This may slow down the process of individuals enrolling in coverage on HealthCare.gov or the federal exchange, which may in turn lead to employers seeing more requests for special enrollments when employees are shopping for coverage due to a special enrollment event that qualifies under both the employer plan and under HealthCare.gov as a protective strategy to ensure coverage availability.
Employers may see more late requests for special enrollment if employees first try to obtain coverage on HealthCare.gov for a special enrollment period and wait for approval after the new 100% review. A reminder regarding special enrollment period triggering events and what does not trigger a special enrollment period in the employer’s group health plan under the tax law rules for pre-tax deduction election changes may be worth considering (e.g., you do not receive a special enrollment period or an extension for being denied coverage on HealthCare.gov).
In addition, employers may see more COBRA elections by individuals whose special enrollment event (e.g., a reduction in hours or termination of employment) was also a qualifying event triggering a right to COBRA coverage to avoid coverage lapses in the event the special enrollment process for HealthCare.gov with 100% verification of requests becomes a slow process and the former employee wants to ensure health coverage is available.
Employers may want to consider reviewing their COBRA notices and communications regarding marketplace notices and deadlines for elections.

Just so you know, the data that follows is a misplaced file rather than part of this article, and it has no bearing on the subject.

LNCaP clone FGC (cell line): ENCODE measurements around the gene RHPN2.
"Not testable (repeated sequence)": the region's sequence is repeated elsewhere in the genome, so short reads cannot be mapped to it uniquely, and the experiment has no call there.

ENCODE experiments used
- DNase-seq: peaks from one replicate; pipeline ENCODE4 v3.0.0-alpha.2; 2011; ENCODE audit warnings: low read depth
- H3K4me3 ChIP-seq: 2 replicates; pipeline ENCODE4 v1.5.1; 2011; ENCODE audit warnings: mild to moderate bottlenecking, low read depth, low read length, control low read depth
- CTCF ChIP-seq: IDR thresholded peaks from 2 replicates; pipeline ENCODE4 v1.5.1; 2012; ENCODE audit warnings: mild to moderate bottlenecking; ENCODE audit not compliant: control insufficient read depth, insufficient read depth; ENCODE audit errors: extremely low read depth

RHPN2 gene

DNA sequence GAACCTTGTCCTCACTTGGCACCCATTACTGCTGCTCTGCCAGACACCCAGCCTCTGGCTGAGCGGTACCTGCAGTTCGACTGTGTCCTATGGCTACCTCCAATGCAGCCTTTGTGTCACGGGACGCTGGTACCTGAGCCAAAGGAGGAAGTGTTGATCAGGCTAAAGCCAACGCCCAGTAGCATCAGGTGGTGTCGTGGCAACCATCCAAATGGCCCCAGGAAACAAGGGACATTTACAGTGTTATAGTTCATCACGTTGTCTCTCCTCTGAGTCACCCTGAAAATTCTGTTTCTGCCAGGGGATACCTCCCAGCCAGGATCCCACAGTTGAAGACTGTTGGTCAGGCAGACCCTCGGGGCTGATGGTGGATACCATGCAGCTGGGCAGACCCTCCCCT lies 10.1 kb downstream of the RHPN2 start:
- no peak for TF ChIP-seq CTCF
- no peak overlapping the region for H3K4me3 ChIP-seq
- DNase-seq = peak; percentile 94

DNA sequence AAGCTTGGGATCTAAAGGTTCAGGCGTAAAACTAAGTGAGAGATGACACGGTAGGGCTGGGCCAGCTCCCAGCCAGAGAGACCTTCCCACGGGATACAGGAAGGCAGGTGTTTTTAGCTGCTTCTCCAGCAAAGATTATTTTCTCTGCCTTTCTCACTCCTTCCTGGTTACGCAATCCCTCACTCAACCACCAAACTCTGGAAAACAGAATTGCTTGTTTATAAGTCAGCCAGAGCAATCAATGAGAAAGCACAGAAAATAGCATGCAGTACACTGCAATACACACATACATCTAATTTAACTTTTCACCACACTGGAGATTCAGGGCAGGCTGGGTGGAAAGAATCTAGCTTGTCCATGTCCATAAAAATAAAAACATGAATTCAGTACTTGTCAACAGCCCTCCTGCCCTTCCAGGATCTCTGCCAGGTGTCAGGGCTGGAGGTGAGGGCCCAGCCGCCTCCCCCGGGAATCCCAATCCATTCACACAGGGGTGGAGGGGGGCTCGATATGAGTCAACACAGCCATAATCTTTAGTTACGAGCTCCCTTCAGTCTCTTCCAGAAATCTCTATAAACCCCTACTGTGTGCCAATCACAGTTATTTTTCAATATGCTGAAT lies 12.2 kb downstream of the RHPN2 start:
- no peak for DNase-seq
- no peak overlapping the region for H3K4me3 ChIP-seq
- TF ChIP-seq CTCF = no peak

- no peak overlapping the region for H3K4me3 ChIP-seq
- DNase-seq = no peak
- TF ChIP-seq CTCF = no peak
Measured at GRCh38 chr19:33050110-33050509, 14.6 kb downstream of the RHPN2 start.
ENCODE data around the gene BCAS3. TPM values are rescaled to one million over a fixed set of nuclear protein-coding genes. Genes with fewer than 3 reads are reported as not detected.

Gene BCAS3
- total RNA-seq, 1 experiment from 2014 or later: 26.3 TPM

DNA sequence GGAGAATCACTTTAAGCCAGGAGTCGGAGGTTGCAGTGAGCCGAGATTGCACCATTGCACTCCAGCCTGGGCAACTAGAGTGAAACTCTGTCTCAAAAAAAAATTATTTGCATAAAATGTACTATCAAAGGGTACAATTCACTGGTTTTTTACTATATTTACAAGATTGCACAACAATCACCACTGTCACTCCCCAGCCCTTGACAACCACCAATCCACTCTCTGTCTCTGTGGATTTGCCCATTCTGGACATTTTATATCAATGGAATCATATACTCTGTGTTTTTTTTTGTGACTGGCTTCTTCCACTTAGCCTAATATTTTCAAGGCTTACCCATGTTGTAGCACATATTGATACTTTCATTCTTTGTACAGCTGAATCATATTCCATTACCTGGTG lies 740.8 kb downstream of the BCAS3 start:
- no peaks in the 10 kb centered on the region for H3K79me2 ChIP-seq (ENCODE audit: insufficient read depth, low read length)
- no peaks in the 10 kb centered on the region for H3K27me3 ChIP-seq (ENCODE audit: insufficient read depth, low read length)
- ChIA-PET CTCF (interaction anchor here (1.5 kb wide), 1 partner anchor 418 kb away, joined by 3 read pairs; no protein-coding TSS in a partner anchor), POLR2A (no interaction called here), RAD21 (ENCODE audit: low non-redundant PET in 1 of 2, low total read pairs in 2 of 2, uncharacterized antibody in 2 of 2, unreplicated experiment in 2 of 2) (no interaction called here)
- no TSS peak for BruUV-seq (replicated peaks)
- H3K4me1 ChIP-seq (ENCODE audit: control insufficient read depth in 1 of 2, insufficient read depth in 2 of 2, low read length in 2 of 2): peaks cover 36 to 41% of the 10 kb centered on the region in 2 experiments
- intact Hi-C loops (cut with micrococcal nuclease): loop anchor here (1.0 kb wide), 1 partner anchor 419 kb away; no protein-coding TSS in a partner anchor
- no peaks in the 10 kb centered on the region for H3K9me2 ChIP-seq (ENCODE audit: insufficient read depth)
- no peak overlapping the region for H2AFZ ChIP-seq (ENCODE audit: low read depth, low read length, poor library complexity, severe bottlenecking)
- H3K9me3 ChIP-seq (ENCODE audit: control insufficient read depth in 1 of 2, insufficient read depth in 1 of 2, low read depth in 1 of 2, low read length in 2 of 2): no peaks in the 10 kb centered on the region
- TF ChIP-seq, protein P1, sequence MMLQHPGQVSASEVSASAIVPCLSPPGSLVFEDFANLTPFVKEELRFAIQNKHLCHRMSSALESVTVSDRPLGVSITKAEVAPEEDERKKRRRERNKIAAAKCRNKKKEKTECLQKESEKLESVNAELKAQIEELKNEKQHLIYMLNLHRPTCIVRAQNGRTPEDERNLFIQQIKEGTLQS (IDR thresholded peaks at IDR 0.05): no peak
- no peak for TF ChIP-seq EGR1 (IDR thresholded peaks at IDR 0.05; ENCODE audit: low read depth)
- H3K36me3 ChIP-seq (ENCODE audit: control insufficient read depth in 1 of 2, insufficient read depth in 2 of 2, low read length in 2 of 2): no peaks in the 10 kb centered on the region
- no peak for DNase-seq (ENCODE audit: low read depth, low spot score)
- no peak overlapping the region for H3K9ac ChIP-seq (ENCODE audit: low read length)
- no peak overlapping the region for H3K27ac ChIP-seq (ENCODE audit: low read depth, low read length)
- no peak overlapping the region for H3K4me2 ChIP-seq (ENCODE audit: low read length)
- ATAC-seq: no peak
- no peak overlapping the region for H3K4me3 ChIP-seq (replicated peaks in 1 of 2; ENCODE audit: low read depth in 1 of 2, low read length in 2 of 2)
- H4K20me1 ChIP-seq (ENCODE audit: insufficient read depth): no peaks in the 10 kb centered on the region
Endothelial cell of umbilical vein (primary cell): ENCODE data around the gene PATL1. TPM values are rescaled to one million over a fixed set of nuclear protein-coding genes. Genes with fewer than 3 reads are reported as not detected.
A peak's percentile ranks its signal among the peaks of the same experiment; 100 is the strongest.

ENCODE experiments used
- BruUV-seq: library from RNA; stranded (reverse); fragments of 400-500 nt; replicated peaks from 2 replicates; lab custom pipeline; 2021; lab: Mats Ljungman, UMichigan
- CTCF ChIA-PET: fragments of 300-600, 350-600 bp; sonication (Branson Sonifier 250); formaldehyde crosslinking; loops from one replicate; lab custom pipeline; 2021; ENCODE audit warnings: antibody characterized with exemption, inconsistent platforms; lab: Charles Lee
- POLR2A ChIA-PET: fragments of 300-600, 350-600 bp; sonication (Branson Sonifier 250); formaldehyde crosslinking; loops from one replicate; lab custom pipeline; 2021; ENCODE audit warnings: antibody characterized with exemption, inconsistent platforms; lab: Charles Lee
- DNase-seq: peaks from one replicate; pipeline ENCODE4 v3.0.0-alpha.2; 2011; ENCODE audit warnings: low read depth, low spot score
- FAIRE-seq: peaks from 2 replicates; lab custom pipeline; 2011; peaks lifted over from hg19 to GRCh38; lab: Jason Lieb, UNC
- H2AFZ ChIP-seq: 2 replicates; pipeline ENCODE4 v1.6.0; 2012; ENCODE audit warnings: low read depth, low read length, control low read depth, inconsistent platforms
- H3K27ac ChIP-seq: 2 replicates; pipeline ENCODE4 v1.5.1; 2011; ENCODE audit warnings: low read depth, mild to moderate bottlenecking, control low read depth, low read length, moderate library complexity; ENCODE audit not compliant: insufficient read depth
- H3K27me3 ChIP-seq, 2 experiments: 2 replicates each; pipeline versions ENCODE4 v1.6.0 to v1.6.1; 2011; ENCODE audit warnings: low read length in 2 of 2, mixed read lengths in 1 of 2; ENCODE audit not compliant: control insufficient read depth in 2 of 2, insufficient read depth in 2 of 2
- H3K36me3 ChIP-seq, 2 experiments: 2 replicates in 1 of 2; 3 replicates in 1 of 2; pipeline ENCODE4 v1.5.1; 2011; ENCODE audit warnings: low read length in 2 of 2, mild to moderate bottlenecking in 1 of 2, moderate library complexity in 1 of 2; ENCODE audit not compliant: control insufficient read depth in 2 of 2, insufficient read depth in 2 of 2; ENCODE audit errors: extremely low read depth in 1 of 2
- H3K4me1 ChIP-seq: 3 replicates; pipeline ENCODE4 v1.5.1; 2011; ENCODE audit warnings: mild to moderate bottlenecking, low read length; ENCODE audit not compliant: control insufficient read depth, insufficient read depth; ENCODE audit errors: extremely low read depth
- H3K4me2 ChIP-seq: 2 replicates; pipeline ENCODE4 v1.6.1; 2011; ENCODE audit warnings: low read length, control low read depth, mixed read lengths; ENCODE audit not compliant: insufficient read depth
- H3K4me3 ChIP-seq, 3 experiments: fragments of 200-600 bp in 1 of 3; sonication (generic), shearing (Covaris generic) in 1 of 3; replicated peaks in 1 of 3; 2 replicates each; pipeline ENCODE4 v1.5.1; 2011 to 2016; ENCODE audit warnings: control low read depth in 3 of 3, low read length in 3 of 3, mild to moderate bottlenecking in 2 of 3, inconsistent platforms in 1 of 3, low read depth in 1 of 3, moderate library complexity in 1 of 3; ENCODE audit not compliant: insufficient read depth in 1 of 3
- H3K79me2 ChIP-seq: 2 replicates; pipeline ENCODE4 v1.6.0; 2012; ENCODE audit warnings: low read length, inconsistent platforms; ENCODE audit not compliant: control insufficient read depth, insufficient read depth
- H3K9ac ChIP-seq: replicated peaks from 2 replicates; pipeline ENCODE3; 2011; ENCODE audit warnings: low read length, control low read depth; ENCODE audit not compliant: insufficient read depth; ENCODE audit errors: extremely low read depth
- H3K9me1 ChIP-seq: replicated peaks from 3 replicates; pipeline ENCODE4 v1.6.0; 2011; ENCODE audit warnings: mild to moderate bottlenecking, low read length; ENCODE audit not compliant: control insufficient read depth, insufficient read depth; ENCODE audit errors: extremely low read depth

While insurers offering individuals coverage on HealthCare.gov may require individuals to pay for back premiums owed to other insurance companies in the insurer’s controlled group before reinstating individual coverage to such individual purchased through HealthCare.gov, this provision was not extended to employer sponsored group health plans. So the Market Stabilization final regulation does not apply to add any additional requirement to repaying premiums due during periods of statutorily mandated leave (e.g., FMLA) beyond what already exists, and the rules for premium payments during protected leaves have not been changed by the market stabilization final regulations.
GAO Report to Congressional Committees on Telehealth and Remote Patient Monitoring in Federal Programs
For those interested in developments in the field of telemedicine, The Government Accountability Office prepared a report to Congressional Committees on the use of telemedicine in federal programs, Medicare, Medicaid, Department of Defense and Veterans Administration medical programs earlier this month. It discusses the growing utilization of telemedicine in these programs in recent years. Six state Medicaid programs’ use of telemedicine are highlighted along with the state law changes to enable the use of telemedicine. Many employer sponsored plans use or are considering use of telemedicine. The recognition of new medical service procedures or delivery methods by federal programs often leads to changes in recognition of the same for reimbursement in the private sector and perhaps it will also lead to changes in state laws on the practice of medicine for the states that have not yet recognized telemedicine.